Wednesday, April 13, 2016

The Void (Witching Savannah #3) by J.D. Horn

Mercy doesn’t have time to focus on her pregnancy – not with the ongoing hostility of the Anchors, the return of her highly dangerous sister and the plotting of an ancient and terrifying witch, danger abounds

But so do revelations – both from the family’s darker past as well as about the very nature of the line, of magic, of the fae and of her husband – there’s a lot of Mercy to take in and all of it has dire consequences for her family. And for her child.

The book almost confuses me, or, rather my reactions confuse me. In some ways, I think that the story is almost too convenient and too full. Like Peter – what happens to him and how he leaves the story. Or Maddy and, after so much emotional turmoil then handing over such a perfect solution to resolve the issues her presence raised. Or the conflict Jessamine rose, again settled very neatly

And the ending itself, a wonderful convenient way of resolving just about everything and all conflicts.

However, maybe this is just because I’m so used to unresolved plot lines being left hanging for book after book after book that I can’t even see a closed, resolved storyline without thinking it’s somehow convoluted or simplistic. Because each one of these storylines came with either an excellent advancement of the world setting, some great emotional development or some excellent emotional questioning

Like the introduction of Jessamine led to the whole development of Gehenna, the introduction of the idea of magical constructs creating and maintaining the world as well as a whole lot of family history disrupting a lot of Taylor sacred assumptions (I can’t say I could empathise with any of them myself as I’m not sure I would have cared as much about their outrage but then I don’t have the same sense of family history and family name that they do).

The whole Peter storyline and him being fae allowed the whole world building, the nature of the fae and the nature of the line be introduced and developed. It allowed us a very natural, very smooth way to see a lot more of the mechanics behind the world, how the line was created and the whole history of witches. It offered a whole lot world building in an extremely natural fashion without any issues of convoluted info-dumping

And Maddy, she offered a lot of complexity – especially as her whole story was teased out and her history which led a lot of questioning of whether she’s a villain, a victim, whether she needs to atone, whether she can atone and whether she even knows how to fit in the world any more: especially when her passionate loyalty to Mercy making her actually dangerous since she has no middle ground, no reservations and no subtlety. Handling her becomes a massive moral complexity all on its own – as does managing their murderous half-brother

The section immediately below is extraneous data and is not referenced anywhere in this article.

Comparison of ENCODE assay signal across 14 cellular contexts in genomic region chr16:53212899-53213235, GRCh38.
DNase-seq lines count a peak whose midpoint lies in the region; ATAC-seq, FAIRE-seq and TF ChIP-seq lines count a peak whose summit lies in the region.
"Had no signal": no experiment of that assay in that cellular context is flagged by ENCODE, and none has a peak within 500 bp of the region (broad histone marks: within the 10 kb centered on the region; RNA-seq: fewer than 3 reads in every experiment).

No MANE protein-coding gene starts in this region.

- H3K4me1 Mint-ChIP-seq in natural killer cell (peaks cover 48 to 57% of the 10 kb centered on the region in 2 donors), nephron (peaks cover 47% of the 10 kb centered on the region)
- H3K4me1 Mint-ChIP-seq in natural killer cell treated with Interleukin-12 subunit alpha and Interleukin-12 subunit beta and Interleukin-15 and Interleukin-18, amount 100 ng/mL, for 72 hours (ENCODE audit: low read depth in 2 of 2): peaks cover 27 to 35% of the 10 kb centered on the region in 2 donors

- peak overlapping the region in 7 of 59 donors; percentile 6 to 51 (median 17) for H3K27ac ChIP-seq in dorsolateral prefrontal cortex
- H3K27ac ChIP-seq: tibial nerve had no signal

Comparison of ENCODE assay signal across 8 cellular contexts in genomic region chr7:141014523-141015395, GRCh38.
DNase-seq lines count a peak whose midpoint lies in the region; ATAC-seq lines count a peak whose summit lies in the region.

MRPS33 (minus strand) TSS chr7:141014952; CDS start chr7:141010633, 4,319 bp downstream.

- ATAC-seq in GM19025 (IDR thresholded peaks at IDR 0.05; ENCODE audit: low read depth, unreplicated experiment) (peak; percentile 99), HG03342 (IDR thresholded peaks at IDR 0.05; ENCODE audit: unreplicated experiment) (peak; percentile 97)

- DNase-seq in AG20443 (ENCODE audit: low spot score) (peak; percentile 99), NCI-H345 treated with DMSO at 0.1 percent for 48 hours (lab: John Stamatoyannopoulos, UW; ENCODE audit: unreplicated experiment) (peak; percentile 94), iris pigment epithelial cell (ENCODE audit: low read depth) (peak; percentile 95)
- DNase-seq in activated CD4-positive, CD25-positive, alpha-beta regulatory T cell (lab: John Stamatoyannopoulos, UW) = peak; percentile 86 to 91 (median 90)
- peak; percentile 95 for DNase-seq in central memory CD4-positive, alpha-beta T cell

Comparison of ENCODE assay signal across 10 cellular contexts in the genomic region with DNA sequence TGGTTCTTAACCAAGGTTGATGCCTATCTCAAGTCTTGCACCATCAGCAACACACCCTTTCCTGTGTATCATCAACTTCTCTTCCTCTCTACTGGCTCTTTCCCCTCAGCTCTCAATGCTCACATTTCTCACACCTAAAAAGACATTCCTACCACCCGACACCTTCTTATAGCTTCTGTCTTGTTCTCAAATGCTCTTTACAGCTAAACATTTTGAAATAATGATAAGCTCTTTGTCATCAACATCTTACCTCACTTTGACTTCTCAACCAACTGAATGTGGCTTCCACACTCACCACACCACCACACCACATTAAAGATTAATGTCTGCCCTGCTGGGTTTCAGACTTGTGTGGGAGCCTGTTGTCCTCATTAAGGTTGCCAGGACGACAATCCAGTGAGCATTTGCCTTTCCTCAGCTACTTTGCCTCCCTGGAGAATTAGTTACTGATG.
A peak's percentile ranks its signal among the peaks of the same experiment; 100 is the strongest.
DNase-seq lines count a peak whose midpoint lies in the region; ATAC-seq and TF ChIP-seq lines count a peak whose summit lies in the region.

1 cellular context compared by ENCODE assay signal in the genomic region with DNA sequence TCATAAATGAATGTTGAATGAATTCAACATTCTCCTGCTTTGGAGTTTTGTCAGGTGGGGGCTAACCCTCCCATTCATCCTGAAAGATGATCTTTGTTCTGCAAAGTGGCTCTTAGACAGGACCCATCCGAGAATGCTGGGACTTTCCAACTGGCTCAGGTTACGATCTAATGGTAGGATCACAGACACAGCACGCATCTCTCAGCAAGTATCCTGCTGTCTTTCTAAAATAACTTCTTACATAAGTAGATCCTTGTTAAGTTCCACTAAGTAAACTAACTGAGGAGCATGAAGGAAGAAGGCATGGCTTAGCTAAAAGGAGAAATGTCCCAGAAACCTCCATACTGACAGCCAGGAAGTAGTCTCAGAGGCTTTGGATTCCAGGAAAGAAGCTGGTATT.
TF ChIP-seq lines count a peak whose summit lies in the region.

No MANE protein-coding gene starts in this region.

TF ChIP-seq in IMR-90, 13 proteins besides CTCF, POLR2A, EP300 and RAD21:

These moral complexities are the kind of things that have been an ongoing theme of the series, ever since Mercy woke up and experienced her magical nature and the magical world. Everything is complicated, nothing is how it originally appeared, everything needs to be questioned and the villains are never as evil as you think while none of the friends or allies are as perfect as you’d like them to be even when they are beloved family.

It’s complicated and I still just can’t pin down how I feel about it with the levels of complexity, the characters and their layers, the evolving world and Mercy trying to find her path through this all with her pregnancy, the other magical families, her mother and the many other threats that are assailing her from every side. It’s complex and difficult yet also all ends so very neatly… perhaps too much so.

We have some POC- Jessamine was introduced as a whole different branch of the family that also connects the Taylors more directly to Jilo and adds a lot more strength to Jilo’s antipathy. She’s not a major character but I hope she will become one. Jilo is consistently referred to in the warmest terms and while I love that she is so beloved, at the same time the fact she became a whole mother figure for Mercy up to and including sacrificing herself for her reeks of Mammy tropes. I liked her character, I liked that everyone praised her power and ability and acknowledged her expertise but the tropes around her are terrible.

Adam is a Black gay man but is not a huge character. I do like the conflicts he faces over police work, the witches, keeping their secrets while trying to reconcile solving the cases and achieving justice. He wants to use magic, but the cost of magic is not something he yet understands. He has a lot of balancing to do between worlds.

Oliver is another character who I quite liked but at the same time he was dogged by tropes. He’s a gay man, highly manipulative, deceptive with a rocky relationship past and, like Jilo, ends up sacrificing himself for the sake of Mercy and her child – it’s a fraught trope, the sacrificing, serving gay man.

A lot of this is addressed with the weird ending but it’s still problematic.

The ending leaves me… almost torn. On the one hand it ends pretty satisfactorily, addresses a lot of dubious issues and creates a happily every after that really fixes everything that was broken and painful in the Taylor history. It’s a really interesting ending really because it brings to the fore just how much these people have been damaged by these events. By reversing all the terrible events that have left them all so emotionally scarred it really shows those scars ad how long they have lasted.

It creates a happily ever after that is surprising, bitter sweet, a very shocking twist and generally satisfying – if a bit twee – and then we have the end twist. It’s a twist that sets us up for another book… but it kind of feels inserted. Like this series was finished, it ended and I ended well – and we have an eleventh hour addition so another book can be squeezed out.